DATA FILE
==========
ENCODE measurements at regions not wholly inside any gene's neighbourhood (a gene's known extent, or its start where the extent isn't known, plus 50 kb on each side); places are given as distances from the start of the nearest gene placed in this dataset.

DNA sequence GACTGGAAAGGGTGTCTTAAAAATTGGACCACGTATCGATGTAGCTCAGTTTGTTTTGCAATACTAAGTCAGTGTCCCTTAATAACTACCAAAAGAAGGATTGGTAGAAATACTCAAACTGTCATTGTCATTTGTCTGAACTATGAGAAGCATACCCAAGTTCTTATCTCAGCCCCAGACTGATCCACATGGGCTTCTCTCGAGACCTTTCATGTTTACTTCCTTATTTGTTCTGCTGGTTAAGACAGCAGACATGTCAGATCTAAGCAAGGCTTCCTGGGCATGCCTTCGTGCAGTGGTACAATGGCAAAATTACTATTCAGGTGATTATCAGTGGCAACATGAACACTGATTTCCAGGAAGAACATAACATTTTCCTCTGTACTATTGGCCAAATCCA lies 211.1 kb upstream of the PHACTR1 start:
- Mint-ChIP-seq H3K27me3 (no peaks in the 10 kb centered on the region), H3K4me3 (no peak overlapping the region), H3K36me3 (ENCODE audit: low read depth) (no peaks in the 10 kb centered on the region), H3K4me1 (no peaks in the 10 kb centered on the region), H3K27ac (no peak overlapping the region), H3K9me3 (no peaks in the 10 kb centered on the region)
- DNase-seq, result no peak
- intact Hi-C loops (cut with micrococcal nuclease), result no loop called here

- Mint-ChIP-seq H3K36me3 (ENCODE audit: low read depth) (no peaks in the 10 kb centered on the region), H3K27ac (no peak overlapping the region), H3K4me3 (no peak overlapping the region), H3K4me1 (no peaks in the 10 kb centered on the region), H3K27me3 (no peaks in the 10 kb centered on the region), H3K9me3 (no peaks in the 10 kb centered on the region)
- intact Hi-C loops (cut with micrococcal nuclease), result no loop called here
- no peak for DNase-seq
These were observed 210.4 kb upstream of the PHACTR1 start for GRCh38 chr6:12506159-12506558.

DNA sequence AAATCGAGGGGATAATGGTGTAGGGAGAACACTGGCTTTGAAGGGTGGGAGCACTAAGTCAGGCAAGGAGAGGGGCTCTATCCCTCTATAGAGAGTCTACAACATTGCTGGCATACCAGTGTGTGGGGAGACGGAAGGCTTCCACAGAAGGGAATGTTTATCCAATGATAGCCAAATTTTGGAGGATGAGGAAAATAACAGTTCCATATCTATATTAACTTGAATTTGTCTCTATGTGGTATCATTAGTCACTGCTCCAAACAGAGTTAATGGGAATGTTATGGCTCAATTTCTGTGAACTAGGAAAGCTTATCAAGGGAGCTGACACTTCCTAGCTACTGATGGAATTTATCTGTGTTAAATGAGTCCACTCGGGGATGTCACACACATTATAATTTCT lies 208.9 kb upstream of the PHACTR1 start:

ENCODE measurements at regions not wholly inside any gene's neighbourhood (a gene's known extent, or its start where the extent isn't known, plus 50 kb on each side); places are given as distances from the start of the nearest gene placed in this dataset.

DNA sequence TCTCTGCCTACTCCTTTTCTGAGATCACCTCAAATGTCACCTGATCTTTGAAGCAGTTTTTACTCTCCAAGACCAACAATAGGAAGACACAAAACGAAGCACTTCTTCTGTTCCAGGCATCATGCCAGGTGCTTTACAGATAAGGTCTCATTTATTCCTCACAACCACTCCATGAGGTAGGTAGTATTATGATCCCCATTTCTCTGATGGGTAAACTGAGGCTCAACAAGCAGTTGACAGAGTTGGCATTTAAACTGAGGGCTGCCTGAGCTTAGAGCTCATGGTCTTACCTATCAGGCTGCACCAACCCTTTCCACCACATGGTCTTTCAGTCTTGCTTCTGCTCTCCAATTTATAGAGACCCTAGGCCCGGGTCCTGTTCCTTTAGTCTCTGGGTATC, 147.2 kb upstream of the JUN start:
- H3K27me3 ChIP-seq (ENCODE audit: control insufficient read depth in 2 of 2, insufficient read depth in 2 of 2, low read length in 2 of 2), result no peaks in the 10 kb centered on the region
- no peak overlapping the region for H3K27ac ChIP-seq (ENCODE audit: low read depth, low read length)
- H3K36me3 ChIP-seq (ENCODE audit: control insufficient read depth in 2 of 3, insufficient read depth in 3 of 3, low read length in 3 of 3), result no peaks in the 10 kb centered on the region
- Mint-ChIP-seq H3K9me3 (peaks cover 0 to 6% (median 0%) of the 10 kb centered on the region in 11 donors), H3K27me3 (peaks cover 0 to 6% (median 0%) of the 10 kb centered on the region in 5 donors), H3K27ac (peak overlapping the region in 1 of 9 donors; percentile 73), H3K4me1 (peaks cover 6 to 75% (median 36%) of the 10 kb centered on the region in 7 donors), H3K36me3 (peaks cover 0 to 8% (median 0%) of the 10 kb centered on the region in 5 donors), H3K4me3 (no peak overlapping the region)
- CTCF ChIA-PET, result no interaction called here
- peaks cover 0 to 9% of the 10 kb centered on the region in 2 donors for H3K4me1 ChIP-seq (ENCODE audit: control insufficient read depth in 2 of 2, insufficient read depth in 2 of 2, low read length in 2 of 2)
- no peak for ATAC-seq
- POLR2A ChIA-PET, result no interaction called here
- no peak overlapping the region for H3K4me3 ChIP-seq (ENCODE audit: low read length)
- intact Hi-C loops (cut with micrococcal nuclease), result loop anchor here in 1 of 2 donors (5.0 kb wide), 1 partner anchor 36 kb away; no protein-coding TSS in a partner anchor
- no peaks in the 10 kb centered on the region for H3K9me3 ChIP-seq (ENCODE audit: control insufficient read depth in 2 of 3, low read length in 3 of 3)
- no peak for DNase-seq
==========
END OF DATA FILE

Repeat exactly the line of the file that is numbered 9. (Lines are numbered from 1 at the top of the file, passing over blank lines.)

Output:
These were observed 210.4 kb upstream of the PHACTR1 start for GRCh38 chr6:12506159-12506558.